Gayle O. Averyt | Legacy of Leadership Profile
Gayle O. Averyt
(Born October 13, 1933)
In 1995, Gayle Averyt retired as chairman of Colonial Life & Accident Insurance Company, a company his father co-founded, ending an active career that began more than 35 years earlier. Business associates remember him as a dedicated, well-organized, focused executive who was never satisfied with the status quo. Gayle Averyt constantly tried to improve the company and its goals and his own spiritual and family life.
Gayle Owen Averyt was born October 13, 1933, in Montgomery, Alabama, the second of three children of Edwin Franklin and Asenath Murfee Averyt. Sisters Ella Averyt DuBose and Dorothy Averyt Poston completed the immediate family.
His parents, both Alabama natives, moved the family to Columbia, where his father co-founded Colonial Life & Accident Insurance Company in 1937.
Gayle Averyt grew up in the insurance business, working summers while attending Columbia and Dreher high schools, Davidson College, and Harvard University. He received a cum laude bachelor's degree from Davidson in 1955 and was elected to Phi Beta Kappa. After graduation, he served as a second lieutenant in the Army but received a medical discharge after six months. Averyt then entered Harvard Business School and received a master's degree in business administration in 1958.
Averyt's father and J. Clifton Judy founded what became Colonial Life & Accident Insurance Company with capital of only $5,000 and little knowledge of the insurance business. Through trial and error and support from the South Carolina Insurance Commission, they prospered and expanded.
Averyt joined his father at Colonial in 1958 and was promoted to vice president in 1960. Father and son were opposites. While E. F. Averyt was a born salesman who thrived on marketing and thought in terms of doubling the business annually, Gayle Averyt was more reserved and conservative in his expectations, thinking more in terms of annual growth of 15 percent to 20 percent.
E. F. Averyt, who was inducted posthumously into the South Carolina Business Hall of Fame in 1989, relinquished chairmanship of the business to his son in 1970. He died in 1978.
Once in charge, Gayle Averyt realized that the entrepreneurial momentum driving Colonial was no guarantee of success. Leon Goodall, who had been successful at Allstate Insurance, had joined the company as vice president in 1959 and was promoted to president in 1970, remaining in that position until 1979. Goodall provided the leadership during what is considered Colonial's second phase of growth, and Averyt guided the company during its third phase of growth and success.
When Averyt joined Colonial, the company operated in five states and had about $700,000 in annual earnings and premiums of $4.5 million. In 1993, Colonial merged with UNUM Corporation. At the time, Colonial was represented in all states except New York and had a market value in excess of $600 million. Following the merger, Averyt joined the board of UNUM Corporation and remained on the board through June 1999.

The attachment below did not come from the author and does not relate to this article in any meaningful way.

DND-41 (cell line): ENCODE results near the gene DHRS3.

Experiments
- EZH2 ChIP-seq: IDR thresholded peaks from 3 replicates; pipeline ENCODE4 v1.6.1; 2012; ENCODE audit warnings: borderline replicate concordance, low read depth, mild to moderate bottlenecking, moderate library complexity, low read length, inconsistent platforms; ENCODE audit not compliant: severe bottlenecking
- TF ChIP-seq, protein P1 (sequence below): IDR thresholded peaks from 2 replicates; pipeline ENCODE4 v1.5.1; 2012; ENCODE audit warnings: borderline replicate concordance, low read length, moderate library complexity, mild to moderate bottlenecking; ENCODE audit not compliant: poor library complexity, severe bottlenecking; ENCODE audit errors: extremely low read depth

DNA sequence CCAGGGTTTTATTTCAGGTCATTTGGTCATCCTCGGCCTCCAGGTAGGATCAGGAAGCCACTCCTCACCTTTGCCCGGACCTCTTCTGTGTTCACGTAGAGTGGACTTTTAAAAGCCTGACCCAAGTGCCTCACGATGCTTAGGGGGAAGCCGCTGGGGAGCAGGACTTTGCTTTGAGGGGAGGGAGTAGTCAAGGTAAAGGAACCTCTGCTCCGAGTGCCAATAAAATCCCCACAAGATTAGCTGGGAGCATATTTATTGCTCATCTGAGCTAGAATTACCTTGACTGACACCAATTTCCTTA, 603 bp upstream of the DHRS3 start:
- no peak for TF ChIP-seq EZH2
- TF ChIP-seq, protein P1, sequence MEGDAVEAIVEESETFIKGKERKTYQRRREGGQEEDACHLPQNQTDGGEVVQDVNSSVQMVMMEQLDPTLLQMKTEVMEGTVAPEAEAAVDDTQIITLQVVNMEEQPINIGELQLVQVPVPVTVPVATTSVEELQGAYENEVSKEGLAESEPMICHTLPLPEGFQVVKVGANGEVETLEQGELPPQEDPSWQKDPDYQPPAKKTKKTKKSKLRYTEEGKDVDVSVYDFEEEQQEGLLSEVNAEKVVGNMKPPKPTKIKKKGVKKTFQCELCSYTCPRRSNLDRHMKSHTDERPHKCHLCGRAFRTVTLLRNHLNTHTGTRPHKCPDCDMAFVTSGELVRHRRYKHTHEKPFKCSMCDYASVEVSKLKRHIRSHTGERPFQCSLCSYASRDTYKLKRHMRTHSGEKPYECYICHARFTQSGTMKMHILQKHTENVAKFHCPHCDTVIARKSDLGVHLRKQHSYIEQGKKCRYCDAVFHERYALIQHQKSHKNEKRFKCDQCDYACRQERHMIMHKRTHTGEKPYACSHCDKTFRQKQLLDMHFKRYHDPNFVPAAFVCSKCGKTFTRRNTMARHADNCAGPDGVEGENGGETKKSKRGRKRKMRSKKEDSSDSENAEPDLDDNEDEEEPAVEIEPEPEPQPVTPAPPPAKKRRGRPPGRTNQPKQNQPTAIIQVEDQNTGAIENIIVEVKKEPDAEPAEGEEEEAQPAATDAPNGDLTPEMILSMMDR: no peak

The UNUM-Colonial merger was beneficial to both companies, and Robert E. Staton, who succeeded Averyt as Colonial chairman, believes Averyt enjoyed the merger as the fulfillment of a responsibility and obligation his father had passed on to him. To Averyt, Colonial and UNUM together represent the best company of its kind anywhere.
Averyt has gained recognition in business and many other areas of his life. In 1989, The Wall Street Transcript, an investment industry publication, named Averyt a winner in its recognition of industry chief executive officers in the United States.
In 1989, the University of South Carolina awarded him an honorary doctoral degree, and in 1993, Averyt received USC's Distinguished Service Award. Colonial established the Gayle Owen Averyt Scholarship at Davidson College in 1995, and, that same year, he received Davidson's Distinguished Alumnus Award. The South Carolina Chamber of Commerce named him its Businessman of the Year in 1989, and Governor Carroll A. Campbell, Jr., awarded him the state's highest accolade, the Order of the Palmetto, in 1994.
Averyt was a member of the South Carolina State Ports Authority from 1995 to 1999 and was on the board of Citizens & Southern Corporation of South Carolina and its successor, NationsBank. He was a member of the South Carolina Insurance Commission, president of the South Carolina Orchestra Association, and president of the Rotary Club of Columbia.
Averyt was a leader in the development of the Republican Party in South Carolina and suggested in an interview that he was driven by "youth and exuberance." However, he "resented the idea of a one-party state," which would offer little choice at the polls.
He and a few friends encouraged Charles Boineau to run for a seat in the state House of Representatives in 1960. Boineau was successful and was the first Republican in nearly 80 years to be elected to the Legislature. A year later, Averyt served as campaign finance chairman for the unsuccessful attempt by Columbia newsman and Republican W. D. Workman, Jr., to unseat United States Senator Olin D. Johnston. Nevertheless, Boineau's victory and Workman's defeat were significant factors in South Carolina's becoming a two-party state.
A member of Trinity Episcopal Cathedral, Averyt has served his church in several capacities. He was chairman of the board of visitors of Heathwood Hall Episcopal School for more than 20 years.
Averyt and Margaret "Peg" Finlay were married June 15, 1963. She is the daughter of the late Kirkman and Catherine McCarrel Finlay and granddaughter of the late Episcopal Bishop Kirkman G. Finlay. They are the parents of three daughters, Caroline, now Mrs. W. Leighton Lloyd III, Margaret, and Elinor. They have two grandsons, Will and Owen.
Averyt was inducted into the South Carolina Business Hall of Fame in 1998.
© 1999 South Carolina Business Hall of Fame